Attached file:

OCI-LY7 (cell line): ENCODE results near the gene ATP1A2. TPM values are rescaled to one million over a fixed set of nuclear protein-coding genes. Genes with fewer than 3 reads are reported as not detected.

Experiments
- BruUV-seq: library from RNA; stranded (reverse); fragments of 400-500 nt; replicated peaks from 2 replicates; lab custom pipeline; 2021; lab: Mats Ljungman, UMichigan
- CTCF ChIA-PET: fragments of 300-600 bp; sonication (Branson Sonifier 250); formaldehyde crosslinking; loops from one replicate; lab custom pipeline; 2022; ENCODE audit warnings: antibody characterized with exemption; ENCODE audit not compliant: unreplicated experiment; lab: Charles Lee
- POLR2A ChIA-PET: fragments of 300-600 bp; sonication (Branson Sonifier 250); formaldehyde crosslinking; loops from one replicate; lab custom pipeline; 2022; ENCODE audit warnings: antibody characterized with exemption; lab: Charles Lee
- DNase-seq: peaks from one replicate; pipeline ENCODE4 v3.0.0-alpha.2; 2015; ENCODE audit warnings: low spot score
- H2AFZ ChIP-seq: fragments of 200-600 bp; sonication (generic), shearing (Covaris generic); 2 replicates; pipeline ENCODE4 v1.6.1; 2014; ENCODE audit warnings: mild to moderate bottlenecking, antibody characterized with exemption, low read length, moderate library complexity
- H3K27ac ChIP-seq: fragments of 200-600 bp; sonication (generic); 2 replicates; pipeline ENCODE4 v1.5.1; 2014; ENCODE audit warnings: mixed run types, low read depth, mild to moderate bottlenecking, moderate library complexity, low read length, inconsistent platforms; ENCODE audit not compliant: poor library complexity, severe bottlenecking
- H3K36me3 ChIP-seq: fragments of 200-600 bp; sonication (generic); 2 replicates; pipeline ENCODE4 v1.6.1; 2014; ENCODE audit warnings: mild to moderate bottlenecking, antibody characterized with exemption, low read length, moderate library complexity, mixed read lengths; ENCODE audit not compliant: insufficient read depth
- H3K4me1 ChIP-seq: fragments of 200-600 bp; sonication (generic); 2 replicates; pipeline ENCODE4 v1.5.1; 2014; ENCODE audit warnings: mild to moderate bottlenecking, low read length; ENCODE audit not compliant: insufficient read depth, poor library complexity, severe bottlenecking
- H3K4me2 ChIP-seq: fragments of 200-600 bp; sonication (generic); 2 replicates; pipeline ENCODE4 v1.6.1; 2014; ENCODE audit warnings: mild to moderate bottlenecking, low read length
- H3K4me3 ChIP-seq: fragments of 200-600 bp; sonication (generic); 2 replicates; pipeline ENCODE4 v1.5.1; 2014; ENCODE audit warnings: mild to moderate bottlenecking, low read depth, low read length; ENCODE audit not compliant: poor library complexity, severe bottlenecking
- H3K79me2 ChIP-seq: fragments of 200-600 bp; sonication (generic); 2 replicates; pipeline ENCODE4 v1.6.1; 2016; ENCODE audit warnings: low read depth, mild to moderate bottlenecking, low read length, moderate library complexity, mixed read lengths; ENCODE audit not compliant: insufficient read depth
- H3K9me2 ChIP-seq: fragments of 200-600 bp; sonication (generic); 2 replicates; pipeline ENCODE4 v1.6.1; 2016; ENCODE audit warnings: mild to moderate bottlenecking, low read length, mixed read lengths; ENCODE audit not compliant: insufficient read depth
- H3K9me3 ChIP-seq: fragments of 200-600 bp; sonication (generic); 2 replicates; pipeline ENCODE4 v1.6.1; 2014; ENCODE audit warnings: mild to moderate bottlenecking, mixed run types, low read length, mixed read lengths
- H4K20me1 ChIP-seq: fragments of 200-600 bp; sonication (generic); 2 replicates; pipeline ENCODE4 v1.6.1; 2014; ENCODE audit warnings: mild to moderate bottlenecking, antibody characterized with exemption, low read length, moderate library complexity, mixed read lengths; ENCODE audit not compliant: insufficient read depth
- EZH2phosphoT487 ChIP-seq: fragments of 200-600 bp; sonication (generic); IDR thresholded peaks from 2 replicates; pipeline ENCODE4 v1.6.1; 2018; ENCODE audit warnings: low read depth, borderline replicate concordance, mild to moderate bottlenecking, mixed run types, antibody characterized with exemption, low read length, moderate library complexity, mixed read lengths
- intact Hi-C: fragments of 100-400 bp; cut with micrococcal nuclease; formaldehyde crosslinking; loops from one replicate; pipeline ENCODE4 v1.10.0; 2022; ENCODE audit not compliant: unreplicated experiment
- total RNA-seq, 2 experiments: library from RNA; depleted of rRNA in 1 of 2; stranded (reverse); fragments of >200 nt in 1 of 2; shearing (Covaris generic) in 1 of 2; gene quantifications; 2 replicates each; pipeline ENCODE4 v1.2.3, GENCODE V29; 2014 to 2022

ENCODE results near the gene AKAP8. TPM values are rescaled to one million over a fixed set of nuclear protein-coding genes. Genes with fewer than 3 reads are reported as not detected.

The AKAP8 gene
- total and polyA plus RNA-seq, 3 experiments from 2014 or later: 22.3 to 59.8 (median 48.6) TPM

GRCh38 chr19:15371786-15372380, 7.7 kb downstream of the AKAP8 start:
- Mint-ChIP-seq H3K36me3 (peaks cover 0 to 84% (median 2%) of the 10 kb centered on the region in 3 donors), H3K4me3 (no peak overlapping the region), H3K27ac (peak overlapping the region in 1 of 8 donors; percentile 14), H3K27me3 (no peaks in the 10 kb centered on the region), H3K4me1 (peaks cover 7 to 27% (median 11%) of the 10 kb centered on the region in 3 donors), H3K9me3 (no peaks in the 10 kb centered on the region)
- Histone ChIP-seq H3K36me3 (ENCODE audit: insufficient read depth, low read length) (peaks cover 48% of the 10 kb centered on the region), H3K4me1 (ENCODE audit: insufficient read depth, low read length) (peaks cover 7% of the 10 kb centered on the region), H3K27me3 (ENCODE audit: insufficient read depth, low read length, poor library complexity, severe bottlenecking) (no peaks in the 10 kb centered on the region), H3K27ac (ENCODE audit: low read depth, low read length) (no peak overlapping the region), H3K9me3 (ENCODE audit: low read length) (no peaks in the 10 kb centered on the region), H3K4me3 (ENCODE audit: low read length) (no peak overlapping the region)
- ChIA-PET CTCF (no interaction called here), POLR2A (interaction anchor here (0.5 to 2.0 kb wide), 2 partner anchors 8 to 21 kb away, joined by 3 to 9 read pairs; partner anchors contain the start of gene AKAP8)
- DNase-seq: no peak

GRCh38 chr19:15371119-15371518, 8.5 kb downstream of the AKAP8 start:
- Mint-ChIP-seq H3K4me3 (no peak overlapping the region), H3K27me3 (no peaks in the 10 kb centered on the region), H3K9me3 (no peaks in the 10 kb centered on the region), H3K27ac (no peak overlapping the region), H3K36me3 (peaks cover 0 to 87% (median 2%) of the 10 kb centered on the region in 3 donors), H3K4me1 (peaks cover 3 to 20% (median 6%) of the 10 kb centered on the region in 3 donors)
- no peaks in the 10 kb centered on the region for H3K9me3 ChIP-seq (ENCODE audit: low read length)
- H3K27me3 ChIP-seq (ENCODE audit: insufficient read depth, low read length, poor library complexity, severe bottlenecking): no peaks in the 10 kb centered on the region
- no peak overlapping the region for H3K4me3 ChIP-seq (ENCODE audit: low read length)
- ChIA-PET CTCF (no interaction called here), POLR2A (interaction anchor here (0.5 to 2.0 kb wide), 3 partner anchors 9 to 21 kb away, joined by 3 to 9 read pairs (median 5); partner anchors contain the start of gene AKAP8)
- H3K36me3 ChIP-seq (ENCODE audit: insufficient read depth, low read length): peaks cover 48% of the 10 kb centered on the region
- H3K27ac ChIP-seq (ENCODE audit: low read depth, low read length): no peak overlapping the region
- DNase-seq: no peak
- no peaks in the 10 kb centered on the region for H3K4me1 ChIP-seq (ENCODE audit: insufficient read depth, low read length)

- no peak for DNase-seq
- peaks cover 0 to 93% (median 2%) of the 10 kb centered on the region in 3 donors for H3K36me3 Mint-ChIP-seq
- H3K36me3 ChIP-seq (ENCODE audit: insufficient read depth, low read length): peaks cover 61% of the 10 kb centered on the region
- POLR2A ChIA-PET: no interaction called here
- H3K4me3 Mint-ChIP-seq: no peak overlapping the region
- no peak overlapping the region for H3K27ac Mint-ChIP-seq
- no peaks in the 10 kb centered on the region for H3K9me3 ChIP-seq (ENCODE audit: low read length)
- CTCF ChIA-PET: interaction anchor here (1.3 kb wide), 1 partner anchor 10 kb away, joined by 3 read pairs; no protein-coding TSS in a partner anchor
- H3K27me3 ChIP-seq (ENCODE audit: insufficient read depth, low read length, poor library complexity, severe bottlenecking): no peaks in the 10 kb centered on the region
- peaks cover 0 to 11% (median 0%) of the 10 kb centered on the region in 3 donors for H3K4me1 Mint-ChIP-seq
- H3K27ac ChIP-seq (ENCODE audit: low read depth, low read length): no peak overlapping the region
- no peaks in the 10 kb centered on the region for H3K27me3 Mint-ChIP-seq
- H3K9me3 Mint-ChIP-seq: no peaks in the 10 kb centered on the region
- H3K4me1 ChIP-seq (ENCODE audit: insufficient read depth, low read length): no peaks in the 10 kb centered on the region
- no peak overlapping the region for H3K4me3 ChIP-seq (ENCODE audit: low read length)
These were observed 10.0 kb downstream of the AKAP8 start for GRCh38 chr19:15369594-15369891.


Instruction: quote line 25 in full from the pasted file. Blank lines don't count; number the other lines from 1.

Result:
- Histone ChIP-seq H3K36me3 (ENCODE audit: insufficient read depth, low read length) (peaks cover 48% of the 10 kb centered on the region), H3K4me1 (ENCODE audit: insufficient read depth, low read length) (peaks cover 7% of the 10 kb centered on the region), H3K27me3 (ENCODE audit: insufficient read depth, low read length, poor library complexity, severe bottlenecking) (no peaks in the 10 kb centered on the region), H3K27ac (ENCODE audit: low read depth, low read length) (no peak overlapping the region), H3K9me3 (ENCODE audit: low read length) (no peaks in the 10 kb centered on the region), H3K4me3 (ENCODE audit: low read length) (no peak overlapping the region)